"Bad Company Corrupts Good Morals." There were false prophets in the Corinthian church who were teaching that there would be no resurrection of the dead (1 Cor. 15:12). Paul quotes a proverb from a poet named Menander to warn the Corinthians about the consequences of tolerating such false teaching and associating with those who taught it. Paul tells them not to be deceived. What were they being deceived about? First, there was the primary deception that there would be no resurrection of the dead. Secondly, there was the deception that such teaching would not have any negative effect on the Christians.
In this verse, we are taught a sobering truth: Bad company corrupts good morals. Bad people corrupt good people. Bad apples spread rottenness to good apples. Good apples do not spread goodness to bad apples. Paul warned the Corinthians not to be deceived about the truth that bad company corrupts good morals. Apparently, Satan had already suggested the lie that bad company couldn’t hurt good people. The Corinthians had swallowed it hook, line and sinker. Do not be deceived, Paul warned. You will not influence the bad company. They will influence you. You will not successfully evangelize them. They will successfully “evangelize” you. You will not elevate them. They will drag you down. They will not compromise. You will. They will not learn godliness from you. You will learn ungodliness from them. Do not think more highly of yourselves than you ought to think. You are not as strong as you think. You are not as impervious and resistant to corruption as you think you are. You are not as influential as you think. Do not be deceived!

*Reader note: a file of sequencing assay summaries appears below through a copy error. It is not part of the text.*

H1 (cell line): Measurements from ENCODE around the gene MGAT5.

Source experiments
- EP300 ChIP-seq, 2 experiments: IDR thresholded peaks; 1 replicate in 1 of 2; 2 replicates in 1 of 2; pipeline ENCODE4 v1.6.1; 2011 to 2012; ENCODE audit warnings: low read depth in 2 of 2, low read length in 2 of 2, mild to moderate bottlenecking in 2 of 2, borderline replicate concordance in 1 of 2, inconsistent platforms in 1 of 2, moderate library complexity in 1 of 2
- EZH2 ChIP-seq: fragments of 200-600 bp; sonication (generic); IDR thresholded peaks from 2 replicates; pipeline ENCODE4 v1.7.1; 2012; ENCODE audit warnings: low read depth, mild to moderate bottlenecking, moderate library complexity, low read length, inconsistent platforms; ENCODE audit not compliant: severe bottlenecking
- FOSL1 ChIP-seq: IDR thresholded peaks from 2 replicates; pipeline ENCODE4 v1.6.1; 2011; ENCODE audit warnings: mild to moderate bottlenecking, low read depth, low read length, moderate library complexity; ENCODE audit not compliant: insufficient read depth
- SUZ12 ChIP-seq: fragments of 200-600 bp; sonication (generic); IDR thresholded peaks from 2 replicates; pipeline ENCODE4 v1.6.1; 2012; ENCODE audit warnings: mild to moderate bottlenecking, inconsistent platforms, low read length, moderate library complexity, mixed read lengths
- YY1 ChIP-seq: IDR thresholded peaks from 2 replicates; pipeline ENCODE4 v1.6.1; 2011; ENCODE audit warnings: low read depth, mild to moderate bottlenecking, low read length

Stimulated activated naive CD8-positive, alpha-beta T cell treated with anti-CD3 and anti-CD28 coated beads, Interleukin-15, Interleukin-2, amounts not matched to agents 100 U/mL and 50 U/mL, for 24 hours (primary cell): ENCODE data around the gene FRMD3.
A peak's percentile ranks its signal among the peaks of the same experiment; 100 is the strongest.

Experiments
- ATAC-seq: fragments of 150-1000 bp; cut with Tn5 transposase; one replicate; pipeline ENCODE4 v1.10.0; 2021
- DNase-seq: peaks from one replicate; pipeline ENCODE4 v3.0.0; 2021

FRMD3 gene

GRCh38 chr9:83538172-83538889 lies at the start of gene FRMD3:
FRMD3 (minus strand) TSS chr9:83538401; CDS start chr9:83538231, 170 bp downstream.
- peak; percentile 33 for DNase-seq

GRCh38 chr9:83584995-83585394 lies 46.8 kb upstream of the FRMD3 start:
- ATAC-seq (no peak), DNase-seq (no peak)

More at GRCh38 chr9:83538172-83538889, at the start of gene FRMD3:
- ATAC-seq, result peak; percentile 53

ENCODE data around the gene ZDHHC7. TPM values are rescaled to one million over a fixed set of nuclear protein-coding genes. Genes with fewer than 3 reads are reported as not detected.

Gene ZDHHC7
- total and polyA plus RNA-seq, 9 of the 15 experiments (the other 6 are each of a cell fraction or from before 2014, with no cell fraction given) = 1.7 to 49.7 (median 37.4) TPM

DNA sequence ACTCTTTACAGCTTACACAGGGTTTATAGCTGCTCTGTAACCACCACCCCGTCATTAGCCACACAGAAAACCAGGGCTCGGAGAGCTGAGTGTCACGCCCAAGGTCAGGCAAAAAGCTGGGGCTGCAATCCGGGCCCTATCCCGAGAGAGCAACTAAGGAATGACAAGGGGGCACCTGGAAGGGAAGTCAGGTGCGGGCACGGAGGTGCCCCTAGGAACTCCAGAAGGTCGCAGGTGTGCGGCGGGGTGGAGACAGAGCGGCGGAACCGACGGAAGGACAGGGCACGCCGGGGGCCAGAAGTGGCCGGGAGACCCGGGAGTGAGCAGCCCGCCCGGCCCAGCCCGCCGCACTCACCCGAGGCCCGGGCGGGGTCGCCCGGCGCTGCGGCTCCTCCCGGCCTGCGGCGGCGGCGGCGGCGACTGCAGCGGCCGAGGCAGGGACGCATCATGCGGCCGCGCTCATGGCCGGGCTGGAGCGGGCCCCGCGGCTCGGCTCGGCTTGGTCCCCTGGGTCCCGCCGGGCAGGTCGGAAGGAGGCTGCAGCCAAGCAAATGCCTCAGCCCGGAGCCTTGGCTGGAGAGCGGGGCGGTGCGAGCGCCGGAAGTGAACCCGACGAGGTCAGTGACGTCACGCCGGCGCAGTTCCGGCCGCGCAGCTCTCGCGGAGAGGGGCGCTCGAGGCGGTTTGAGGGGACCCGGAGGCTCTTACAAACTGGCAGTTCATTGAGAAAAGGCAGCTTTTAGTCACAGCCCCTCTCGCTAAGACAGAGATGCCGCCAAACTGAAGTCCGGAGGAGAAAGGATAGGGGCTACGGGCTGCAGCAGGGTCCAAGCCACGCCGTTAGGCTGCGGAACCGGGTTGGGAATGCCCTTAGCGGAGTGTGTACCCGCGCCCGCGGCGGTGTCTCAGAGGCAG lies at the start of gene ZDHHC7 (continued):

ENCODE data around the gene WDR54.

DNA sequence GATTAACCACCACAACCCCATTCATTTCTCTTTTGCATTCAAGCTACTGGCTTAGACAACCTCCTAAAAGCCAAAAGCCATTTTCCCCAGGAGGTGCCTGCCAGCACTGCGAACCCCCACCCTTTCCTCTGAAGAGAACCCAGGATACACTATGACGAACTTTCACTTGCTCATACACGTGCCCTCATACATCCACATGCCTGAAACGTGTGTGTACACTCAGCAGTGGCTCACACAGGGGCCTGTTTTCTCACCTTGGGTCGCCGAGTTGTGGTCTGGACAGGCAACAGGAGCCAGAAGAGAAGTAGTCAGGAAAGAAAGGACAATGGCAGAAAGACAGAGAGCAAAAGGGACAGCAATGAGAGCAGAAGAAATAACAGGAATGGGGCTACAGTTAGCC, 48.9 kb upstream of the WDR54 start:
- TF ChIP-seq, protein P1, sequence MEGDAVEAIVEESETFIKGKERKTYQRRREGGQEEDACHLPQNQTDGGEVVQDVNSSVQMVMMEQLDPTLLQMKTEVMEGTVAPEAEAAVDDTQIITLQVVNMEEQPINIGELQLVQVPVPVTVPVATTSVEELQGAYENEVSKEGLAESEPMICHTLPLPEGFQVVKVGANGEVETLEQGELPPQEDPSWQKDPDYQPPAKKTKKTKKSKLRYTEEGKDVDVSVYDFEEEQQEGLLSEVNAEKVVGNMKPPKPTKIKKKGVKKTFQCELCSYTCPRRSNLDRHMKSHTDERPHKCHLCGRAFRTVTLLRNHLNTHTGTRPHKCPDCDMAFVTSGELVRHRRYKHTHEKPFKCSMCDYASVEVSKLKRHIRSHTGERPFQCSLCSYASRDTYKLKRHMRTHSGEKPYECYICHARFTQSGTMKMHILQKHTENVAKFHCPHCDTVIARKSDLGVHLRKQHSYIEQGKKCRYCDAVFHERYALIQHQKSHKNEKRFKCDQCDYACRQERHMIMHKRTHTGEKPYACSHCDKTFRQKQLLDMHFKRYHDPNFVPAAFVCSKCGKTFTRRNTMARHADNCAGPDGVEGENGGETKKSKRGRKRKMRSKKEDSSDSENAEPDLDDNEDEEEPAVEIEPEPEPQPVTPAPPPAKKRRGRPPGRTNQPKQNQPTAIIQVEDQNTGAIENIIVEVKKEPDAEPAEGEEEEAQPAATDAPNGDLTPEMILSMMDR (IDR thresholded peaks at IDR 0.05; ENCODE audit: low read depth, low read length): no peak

Lot chose to live in the wicked city of Sodom and no matter how bad the conduct of the city became, Lot wouldn’t leave. In 2 Peter 2:7-8, it is written that Lot was “oppressed by the sensual conduct of unprincipled men (for by what he saw and heard that righteous man, while living among them, felt his righteous soul tormented day after day by their lawless deeds).”Even though Lot’s soul was tormented, he still wouldn’t leave.In the end, the angels had to drag him out of the city. As the fire began to come down, Lot’s wife looked back, presumably with longing, and was turned into a pillar of salt. Lot and his wife did not improve the morals of Sodom. Rather, they were corrupted by the citizens of Sodom.
In Deuteronomy 7:1-6, we read the following words: "When the LORD your God brings you into the land where you are entering to possess it, and clears away many nations before you, the Hittites and the Girgashites and the Amorites and the Canaanites and the Perizzites and the Hivites and the Jebusites, seven nations greater and stronger than you, and when the LORD your God delivers them before you and you defeat them, then you shall utterly destroy them. You shall make no covenant with them and show no favor to them. Furthermore, you shall not intermarry with them; you shall not give your daughters to their sons, nor shall you take their daughters for your sons. For they will turn your sons away from following Me to serve other gods; then the anger of the LORD will be kindled against you and He will quickly destroy you. But thus you shall do to them: you shall tear down their altars, and smash their sacred pillars, and hew down their Asherim, and burn their graven images with fire. For you are a holy people to the LORD your God; the LORD your God has chosen you to be a people for His own possession out of all the peoples who are on the face of the earth.”
The Israelites were commanded to destroy all the nations living in the land. The inhabitants had become detestable to God, and God was resolved to show them no mercy. Israel was not supposed to try to be more compassionate than God. They were not to intermarry with them for one main reason -- the Canaanite spouses would influence the Israelites to idolatry. The Israelites would not influence the Canaanites to worship the one true God. It would be the other way around. (See also Judges 2:10-12)